November 6, 2012 (LifeSiteNews) – Voters in Maine, Maryland, Minnesota and Washington will weigh in on the same-sex “marriage” issue in today’s elections. Homosexual activists hope that President Obama’s recent endorsement of same-sex “marriage” will influence voters to support gay nuptials in a statewide vote, a victory they have yet to win.
Today’s outcomes may have national implications in the face of two looming Supreme Court battles over the issue. In the month ahead, the Court will hear challenges to both the Defense of Marriage Act and Proposition 8, a ballot measure that repealed California’s same-sex “marriage” law.
“If even in this environment we still lost all four [states], it would be a significant setback and we would have to re-evaluate the state by state strategy,” homosexual activist Richard Socarides told Politico. “If with all this money, and with the president’s backing, and with all the public support, we can’t even break even on these, then I think it’s going to hurt us in these court cases.”
“I think that whether [the Justices] say they’re going to or not, when they’re kind of thinking about where the country is on these things; they’re going to look to how these referendums are turning out. If [homosexuals] can win, in the back of the minds of the Supreme Court justices it’ll make it … easier,” he predicted.
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In Maine, a citizen-led ballot initiative, if passed, will allow homosexuals to marry in the state. Maine’s legislature had previously passed a law permitting same-sex “marriage,” but a citizen-backed referendum overturned the law in 2009 with 53% of the vote. Now, homosexual activists have put their own initiative on the ballot, seeking to reinstate gay unions. If it passes, it would be the first citizen-led ballot initiative of its kind to be approved by voters.
Six states and Washington, D.C. already allow same-sex “marriage” due to legislative action or court decision, but voters have so far rejected the novel institution in every state where it has been on the ballot.
In Maryland and Washington the question is whether voters will approve or repeal laws passed by their elected officials to allow same-sex “marriage.” Maryland’s referendum gained national attention last month when a Gallaudet University administrator was suspended after she signed a petition to allow voters to decide the issue.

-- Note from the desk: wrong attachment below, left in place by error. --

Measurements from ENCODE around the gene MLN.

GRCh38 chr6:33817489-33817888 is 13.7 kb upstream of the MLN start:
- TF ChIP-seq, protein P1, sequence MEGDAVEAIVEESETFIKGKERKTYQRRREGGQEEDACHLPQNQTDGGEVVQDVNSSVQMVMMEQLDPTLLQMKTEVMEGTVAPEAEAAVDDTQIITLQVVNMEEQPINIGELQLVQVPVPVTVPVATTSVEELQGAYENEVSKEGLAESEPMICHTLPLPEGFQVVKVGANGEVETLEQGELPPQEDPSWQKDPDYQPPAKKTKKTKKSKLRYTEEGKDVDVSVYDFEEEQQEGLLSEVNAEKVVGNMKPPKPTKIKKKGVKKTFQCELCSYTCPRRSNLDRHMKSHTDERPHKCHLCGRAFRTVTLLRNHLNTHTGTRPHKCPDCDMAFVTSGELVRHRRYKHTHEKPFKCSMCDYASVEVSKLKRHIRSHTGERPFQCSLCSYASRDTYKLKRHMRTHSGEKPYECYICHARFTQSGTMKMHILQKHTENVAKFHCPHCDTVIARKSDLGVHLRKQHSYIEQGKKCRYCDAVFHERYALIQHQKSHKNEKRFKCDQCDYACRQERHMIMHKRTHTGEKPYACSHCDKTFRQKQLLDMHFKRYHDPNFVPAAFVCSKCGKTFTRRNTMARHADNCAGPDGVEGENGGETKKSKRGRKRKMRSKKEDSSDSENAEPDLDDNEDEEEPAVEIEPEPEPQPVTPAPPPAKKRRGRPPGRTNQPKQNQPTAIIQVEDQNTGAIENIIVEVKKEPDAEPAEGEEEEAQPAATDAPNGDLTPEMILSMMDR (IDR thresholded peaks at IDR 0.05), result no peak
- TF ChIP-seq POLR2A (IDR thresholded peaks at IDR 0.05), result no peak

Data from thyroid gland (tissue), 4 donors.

In Minnesota, voters will decide whether to amend the state’s constitution to permanently ban same-sex unions. Minnesota law already prohibits homosexual marriage, but advocates of traditional marriage say that a constitutional amendment is needed to prevent legislative or judicial activism of the kind that has occurred in other states.
Desperate to win their first statewide victory with voters, homosexual activists have outspent supporters of traditional marriage in every state where the issue appears on the ballot.
“The reality is, they’re spending 11-to-one against us in some of these states,” National Organization for Marriage president Brian Brown told Politico. “That’s different because it makes it harder for us to get our message out.
“But if we’re able to win all four, I don’t think anyone can take seriously the claims of the other side that somehow we’re at some tipping point. Even if we lose one or two, given what we’re up against, that will still be a strong showing on our part because these are difficult states.”
Added Brown, “We’ve already won all of the states where we could just get signatures and get on the ballot … these are definitely not conservative states.”